How a Chaotic Mess of Task Lists Gave Rise to a Whole New Approach in Project Planning
by Vikash Koushik
If you’ve ever managed the lifecycle of a product, designed a marketing strategy or got a startup off the ground, you know how hard it can be to streamline your thoughts into one cohesive plan. There are just so many holes between your sticky notes, whiteboards and to-do lists that most projects eventually turn into a chaotic mess. That’s the pain that we’ve been trying to solve with germ.io, our project planning software.
Today, germ.io is a powerful project planning and management tool that lets you start with an abstract thought, break it down into structured next steps and build a solid action plan from it.
Today, this project planning tool has over nine thousand users from all over the world building their content marketing pipeline, structuring growth hack ideas, planning every step of their startup, and even storyboarding and writing novels on it. But it wasn’t always like this. The germ.io story is one of experiments, adventure and an almost obsessive focus on making creative individuals and teams get their thoughts to a stage where they can start executing.
The Germ Beginning: Where does a project really start?
Traditionally, managing a project has always revolved around babysitting a pile of tasks — assigning to-dos, scheduling due dates and following them up.
But project planning doesn’t really start with a bunch of ready-made tasks that need to be completed. In fact, most projects are pretty abstract at the beginning — they still need to get pruned, broken down and organized to derive actionable tasks from them. That means more than 50% of a project, including the most significant phases of project planning and structure happened outside the current paradigm of project tools!
In late 2013, Vikram, Gautham and Subramaniam were working together at one of the fastest growing B2B software in the world. After trying their hands on a variety of tools including to-do lists, kanban style interfaces and collaboration tools like Google Docs and Evernote, they realized that there was something significant missing in the way current tools approached a project.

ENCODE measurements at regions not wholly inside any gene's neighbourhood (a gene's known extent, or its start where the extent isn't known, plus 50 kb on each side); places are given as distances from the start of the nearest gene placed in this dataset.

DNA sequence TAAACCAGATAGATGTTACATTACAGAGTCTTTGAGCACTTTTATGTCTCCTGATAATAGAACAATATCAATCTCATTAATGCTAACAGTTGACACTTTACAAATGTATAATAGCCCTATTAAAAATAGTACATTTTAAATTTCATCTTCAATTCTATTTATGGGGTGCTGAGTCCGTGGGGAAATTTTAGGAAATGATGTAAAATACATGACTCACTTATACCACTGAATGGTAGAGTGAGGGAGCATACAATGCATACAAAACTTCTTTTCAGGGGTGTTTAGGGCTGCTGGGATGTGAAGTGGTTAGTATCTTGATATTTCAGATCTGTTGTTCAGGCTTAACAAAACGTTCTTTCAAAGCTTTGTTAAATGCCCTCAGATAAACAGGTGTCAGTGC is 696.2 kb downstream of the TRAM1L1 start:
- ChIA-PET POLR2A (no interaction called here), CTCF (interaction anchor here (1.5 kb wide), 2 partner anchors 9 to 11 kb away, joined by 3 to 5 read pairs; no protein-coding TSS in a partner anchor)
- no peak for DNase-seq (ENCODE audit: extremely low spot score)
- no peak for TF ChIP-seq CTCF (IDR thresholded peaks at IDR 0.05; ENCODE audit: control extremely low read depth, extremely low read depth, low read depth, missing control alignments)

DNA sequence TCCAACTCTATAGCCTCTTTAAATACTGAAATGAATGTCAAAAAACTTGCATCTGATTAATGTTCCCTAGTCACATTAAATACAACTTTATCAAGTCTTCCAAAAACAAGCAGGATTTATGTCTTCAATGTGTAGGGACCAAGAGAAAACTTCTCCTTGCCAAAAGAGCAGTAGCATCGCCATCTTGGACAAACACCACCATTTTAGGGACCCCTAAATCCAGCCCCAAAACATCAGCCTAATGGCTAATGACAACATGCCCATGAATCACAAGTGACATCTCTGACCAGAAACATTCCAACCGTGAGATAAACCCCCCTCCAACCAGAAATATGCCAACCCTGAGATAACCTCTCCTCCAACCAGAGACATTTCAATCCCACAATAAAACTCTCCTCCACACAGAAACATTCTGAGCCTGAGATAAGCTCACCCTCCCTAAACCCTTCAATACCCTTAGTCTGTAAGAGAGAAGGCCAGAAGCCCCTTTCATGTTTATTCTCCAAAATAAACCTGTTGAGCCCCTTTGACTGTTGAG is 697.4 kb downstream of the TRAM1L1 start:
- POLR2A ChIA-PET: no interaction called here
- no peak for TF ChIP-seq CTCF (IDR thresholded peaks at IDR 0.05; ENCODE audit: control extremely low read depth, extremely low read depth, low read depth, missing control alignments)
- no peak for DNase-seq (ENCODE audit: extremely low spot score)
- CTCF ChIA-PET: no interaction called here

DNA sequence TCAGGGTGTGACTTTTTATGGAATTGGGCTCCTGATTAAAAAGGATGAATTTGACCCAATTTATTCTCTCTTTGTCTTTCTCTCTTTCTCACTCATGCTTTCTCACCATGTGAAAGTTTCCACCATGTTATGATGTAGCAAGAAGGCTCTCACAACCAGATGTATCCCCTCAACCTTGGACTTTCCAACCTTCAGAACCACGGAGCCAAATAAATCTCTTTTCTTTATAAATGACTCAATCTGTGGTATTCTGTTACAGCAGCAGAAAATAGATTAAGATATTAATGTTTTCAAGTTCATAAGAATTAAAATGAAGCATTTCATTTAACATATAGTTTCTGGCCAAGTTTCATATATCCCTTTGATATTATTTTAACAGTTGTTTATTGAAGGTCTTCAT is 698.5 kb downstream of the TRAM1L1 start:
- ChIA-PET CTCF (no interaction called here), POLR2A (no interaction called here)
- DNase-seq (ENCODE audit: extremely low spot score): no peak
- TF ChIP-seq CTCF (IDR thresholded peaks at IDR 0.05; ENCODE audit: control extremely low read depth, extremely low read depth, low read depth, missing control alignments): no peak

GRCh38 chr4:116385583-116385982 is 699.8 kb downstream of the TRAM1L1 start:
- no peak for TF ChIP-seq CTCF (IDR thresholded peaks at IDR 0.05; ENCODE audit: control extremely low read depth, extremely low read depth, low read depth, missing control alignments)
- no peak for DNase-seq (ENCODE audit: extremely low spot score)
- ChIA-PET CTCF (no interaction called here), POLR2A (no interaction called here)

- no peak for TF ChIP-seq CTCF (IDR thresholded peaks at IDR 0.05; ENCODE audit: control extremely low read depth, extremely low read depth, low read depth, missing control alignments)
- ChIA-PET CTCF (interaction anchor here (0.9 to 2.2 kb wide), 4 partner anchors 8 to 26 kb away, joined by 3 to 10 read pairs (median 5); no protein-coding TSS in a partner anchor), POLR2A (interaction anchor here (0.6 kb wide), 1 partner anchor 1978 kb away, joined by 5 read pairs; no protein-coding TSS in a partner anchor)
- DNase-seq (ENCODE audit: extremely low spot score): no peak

They needed a project planning tool that could help them build a plan around their thoughts and help derive the next steps they needed to take. And they decided to build this tool themselves.
Within the next couple of weeks of prototypes, wireframes and heated debates, the germ.io team was formed.
Choosing an ambitious ‘deploy as we build’ approach
We started work on germ.io with a great idea, the experience to execute, and the confidence to put it all together. What we did not have, though, was deep pockets. We knew that we needed to get active user feedback and participation from day one. We just could not afford to spend 18 months building the project planning product before we started inviting user feedback.
Instead, we decided to adopt a more radical ‘deploy as we build’ approach – launching germ.io in phases, giving it out to users and getting their feedback at each step of the way.
While this opened up a whole new can of worms from an engineering and product management standpoint, it gave us the luxury of winning users, showing them our big vision, and getting their input right from the start.